We live in a world where extraordinary people are no longer hard to find. Social media platforms bubble their stories to the top of everyone’s feeds. TV programs like [INSERT COUNTRY]’s Got Talent or The Voice allow hidden gems to get their chance to stand on stage and sparkle. One of my favorite Facebook groups is People Are Awesome because each 3-5 minute video shows a montage of dozens of people performing extraordinary physical acts and acrobatics that leave me speechless and inspired.
My boss reached into the bucket of beans, pulled out a fistful, and then shoved them to within inches of my face before asking a rhetorical question. “Do you seriously think I can sell these?” Confusion turned to a sickening feeling in my stomach as I looked more closely at the mutant sized variety he held in front of me. They were massive, bulgy, and I swear I could see veins popping out and running along the shell. He answered before I could. “Well, obviously I can’t pay you for these buckets. Now go back and ignore any others that look like this.”
Life as the COO of a rapidly growing and rapidly moving agency made it hard to sit still. Literally. The demands to address issues quickly and immediately often resulted in me performing a brisk jog with one hand holding a laptop and the other my phone. Occasionally I had to stop mid-stride to see an alert and then immediately pop a squat on the floor to flip open my laptop to respond as quickly as I could.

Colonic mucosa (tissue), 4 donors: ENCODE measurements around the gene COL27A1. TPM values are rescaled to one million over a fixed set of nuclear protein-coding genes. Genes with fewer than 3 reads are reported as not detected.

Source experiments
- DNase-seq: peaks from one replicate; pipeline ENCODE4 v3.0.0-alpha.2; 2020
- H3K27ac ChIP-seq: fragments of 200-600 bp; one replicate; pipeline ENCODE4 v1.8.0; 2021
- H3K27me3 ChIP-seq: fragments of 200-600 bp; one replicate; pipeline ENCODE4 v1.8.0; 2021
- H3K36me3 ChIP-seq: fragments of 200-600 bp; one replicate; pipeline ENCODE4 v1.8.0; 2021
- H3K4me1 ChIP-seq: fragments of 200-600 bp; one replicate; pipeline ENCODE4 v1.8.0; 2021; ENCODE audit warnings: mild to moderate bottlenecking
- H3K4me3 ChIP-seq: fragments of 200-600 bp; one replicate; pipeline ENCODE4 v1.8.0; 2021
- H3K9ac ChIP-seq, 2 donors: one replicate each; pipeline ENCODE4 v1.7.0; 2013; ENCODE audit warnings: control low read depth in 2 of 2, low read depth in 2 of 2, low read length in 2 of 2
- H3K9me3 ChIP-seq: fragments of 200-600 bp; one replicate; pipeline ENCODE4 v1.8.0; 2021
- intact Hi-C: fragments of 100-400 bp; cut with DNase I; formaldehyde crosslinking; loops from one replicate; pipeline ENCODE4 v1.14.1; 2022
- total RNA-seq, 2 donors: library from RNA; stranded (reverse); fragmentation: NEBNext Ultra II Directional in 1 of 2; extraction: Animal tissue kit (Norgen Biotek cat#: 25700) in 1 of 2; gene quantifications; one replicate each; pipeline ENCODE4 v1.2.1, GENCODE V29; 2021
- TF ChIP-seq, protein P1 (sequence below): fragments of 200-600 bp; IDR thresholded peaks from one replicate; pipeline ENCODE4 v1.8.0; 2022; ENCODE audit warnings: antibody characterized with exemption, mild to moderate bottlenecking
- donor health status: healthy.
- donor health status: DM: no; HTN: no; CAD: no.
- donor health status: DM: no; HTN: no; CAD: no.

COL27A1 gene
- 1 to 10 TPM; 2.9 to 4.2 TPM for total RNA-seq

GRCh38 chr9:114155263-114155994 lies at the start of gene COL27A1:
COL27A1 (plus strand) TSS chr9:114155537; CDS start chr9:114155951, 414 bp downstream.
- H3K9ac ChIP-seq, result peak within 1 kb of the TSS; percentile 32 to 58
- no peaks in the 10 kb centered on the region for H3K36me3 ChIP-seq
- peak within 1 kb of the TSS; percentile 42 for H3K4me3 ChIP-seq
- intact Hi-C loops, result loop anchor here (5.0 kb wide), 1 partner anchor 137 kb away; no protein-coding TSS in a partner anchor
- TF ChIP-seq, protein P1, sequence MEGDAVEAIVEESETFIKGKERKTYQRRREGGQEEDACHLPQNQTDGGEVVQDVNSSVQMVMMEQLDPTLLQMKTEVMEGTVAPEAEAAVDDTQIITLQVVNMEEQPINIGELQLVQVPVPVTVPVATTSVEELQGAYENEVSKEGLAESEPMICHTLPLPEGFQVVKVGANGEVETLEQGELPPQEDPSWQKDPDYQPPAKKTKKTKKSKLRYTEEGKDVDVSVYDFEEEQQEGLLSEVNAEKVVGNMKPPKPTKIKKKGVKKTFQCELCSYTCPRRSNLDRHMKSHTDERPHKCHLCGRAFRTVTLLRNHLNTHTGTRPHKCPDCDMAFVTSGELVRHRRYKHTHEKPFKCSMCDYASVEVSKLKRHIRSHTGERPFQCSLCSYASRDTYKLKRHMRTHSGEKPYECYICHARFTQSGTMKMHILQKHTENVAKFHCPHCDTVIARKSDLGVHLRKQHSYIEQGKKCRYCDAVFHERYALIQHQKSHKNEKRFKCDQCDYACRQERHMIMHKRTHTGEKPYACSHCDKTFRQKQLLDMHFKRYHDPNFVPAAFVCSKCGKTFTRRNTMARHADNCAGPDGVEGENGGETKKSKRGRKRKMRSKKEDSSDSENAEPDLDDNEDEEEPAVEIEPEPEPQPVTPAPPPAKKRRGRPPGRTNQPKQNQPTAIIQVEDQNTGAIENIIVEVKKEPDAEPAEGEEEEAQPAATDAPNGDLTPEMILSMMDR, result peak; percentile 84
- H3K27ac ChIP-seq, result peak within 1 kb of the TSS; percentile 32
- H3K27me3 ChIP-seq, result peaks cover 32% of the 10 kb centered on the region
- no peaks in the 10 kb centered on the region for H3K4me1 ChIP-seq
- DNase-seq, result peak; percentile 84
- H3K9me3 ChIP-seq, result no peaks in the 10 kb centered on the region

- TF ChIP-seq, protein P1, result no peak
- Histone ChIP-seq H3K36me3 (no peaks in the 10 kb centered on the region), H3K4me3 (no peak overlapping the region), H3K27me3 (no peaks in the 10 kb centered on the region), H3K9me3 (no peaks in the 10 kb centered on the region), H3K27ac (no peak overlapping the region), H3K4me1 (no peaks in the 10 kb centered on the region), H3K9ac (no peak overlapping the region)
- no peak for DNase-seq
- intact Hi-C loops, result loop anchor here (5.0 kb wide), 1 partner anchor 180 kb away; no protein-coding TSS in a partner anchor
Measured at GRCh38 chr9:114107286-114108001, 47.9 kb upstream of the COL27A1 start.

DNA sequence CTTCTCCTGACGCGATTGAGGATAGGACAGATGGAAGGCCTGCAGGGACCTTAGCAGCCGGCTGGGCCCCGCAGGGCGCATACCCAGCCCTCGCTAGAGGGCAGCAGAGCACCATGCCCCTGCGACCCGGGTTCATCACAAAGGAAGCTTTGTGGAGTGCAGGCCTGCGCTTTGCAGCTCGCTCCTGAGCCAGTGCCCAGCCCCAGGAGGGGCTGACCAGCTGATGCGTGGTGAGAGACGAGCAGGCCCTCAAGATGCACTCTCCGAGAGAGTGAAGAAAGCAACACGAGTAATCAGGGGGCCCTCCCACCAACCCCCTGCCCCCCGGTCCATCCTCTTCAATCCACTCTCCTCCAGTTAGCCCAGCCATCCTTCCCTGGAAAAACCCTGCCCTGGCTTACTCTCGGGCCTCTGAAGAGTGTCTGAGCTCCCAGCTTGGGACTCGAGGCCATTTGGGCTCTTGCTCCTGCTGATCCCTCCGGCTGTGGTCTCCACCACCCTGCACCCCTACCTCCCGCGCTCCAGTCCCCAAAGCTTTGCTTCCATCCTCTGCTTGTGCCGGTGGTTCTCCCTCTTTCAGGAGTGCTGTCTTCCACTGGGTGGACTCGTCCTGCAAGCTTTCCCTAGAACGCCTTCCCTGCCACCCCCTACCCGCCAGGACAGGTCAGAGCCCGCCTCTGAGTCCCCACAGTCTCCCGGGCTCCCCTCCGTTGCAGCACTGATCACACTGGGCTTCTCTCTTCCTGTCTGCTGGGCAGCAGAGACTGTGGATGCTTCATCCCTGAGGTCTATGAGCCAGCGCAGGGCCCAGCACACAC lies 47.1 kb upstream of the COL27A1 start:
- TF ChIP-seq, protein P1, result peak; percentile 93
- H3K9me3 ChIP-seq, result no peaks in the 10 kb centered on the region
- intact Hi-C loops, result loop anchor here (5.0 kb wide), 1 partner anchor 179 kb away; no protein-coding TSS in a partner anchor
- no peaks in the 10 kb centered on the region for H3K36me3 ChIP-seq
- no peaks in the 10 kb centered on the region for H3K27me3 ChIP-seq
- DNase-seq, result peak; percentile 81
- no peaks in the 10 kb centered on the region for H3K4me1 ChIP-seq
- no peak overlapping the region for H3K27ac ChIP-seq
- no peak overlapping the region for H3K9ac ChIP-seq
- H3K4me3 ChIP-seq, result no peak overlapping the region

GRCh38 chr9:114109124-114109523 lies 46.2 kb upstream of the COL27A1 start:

Life doesn’t always give us the chance to say goodbye before someone dies. This is why I’ve grown to respect and appreciate my in-law’s practice of saying “I love you” each and every time we meet. It both reinforces the message and ensures that we never part ways questioning this vital fact. It is also why I love the Ho'oponopono prayer, which is a repetition of the intentions “I’m sorry, please forgive me, thank you, I love you.” It’s a simple yet profound way to heal even the most broken of relationships.
I had the perfect excuse to bail on today’s workout. Despite packing just about everything I needed (clothes, a water bottle, toiletries, a towel, and my protein powder), I showed up at the Longmont rec center without one key item: my lock. Immediately, negative thoughts and feelings started to wash over me.
My bold claims: 1. Every feature within a website RFP can be delivered with a low, medium, and high level of effort (LOE) solution. 2. While the difference between low and high can be measured in single or double digit percentage (e.g., 1-99%), the difference can sometimes span several orders of magnitude (10X to 10,000X). 3. One or two of these massive discrepancies can kill the budget and, as a result, the entire project. 4. We can learn a lot by reviewing GI Joe, the line item scenario.